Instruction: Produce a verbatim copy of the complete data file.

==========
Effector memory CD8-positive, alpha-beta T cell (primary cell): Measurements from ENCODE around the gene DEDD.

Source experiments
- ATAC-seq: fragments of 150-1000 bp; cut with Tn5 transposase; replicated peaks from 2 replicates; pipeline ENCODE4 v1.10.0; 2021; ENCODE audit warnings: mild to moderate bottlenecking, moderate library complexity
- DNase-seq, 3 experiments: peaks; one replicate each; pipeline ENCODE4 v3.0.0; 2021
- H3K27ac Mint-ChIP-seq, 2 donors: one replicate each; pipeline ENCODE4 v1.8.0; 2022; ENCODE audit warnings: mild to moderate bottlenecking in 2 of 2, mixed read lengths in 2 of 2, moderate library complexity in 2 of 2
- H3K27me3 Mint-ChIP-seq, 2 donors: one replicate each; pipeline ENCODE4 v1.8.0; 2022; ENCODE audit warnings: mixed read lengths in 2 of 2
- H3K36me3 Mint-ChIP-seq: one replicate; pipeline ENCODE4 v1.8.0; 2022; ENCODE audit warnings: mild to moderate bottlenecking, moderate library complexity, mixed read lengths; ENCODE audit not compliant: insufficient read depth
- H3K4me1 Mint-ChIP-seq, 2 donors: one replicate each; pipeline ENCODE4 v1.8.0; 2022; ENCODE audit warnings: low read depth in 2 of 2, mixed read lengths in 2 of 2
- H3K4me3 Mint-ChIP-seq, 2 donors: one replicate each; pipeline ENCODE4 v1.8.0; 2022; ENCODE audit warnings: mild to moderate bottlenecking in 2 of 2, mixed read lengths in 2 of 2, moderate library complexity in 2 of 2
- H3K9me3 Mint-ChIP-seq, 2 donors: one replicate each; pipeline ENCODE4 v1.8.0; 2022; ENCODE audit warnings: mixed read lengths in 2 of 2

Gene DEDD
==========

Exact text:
Effector memory CD8-positive, alpha-beta T cell (primary cell): Measurements from ENCODE around the gene DEDD.

Source experiments
- ATAC-seq: fragments of 150-1000 bp; cut with Tn5 transposase; replicated peaks from 2 replicates; pipeline ENCODE4 v1.10.0; 2021; ENCODE audit warnings: mild to moderate bottlenecking, moderate library complexity
- DNase-seq, 3 experiments: peaks; one replicate each; pipeline ENCODE4 v3.0.0; 2021
- H3K27ac Mint-ChIP-seq, 2 donors: one replicate each; pipeline ENCODE4 v1.8.0; 2022; ENCODE audit warnings: mild to moderate bottlenecking in 2 of 2, mixed read lengths in 2 of 2, moderate library complexity in 2 of 2
- H3K27me3 Mint-ChIP-seq, 2 donors: one replicate each; pipeline ENCODE4 v1.8.0; 2022; ENCODE audit warnings: mixed read lengths in 2 of 2
- H3K36me3 Mint-ChIP-seq: one replicate; pipeline ENCODE4 v1.8.0; 2022; ENCODE audit warnings: mild to moderate bottlenecking, moderate library complexity, mixed read lengths; ENCODE audit not compliant: insufficient read depth
- H3K4me1 Mint-ChIP-seq, 2 donors: one replicate each; pipeline ENCODE4 v1.8.0; 2022; ENCODE audit warnings: low read depth in 2 of 2, mixed read lengths in 2 of 2
- H3K4me3 Mint-ChIP-seq, 2 donors: one replicate each; pipeline ENCODE4 v1.8.0; 2022; ENCODE audit warnings: mild to moderate bottlenecking in 2 of 2, mixed read lengths in 2 of 2, moderate library complexity in 2 of 2
- H3K9me3 Mint-ChIP-seq, 2 donors: one replicate each; pipeline ENCODE4 v1.8.0; 2022; ENCODE audit warnings: mixed read lengths in 2 of 2

Gene DEDD